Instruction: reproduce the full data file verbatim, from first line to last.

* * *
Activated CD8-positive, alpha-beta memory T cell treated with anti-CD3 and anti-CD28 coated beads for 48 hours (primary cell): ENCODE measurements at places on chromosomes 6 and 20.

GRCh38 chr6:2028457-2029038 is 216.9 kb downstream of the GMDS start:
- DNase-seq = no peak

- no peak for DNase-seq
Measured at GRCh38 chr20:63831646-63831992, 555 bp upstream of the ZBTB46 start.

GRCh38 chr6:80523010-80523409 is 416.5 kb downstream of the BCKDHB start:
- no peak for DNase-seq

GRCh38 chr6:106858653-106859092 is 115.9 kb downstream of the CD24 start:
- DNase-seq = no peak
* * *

Activated CD8-positive, alpha-beta memory T cell treated with anti-CD3 and anti-CD28 coated beads for 48 hours (primary cell): ENCODE measurements at places on chromosomes 6 and 20.

GRCh38 chr6:2028457-2029038 is 216.9 kb downstream of the GMDS start:
- DNase-seq = no peak

- no peak for DNase-seq
Measured at GRCh38 chr20:63831646-63831992, 555 bp upstream of the ZBTB46 start.

GRCh38 chr6:80523010-80523409 is 416.5 kb downstream of the BCKDHB start:
- no peak for DNase-seq

GRCh38 chr6:106858653-106859092 is 115.9 kb downstream of the CD24 start:
- DNase-seq = no peak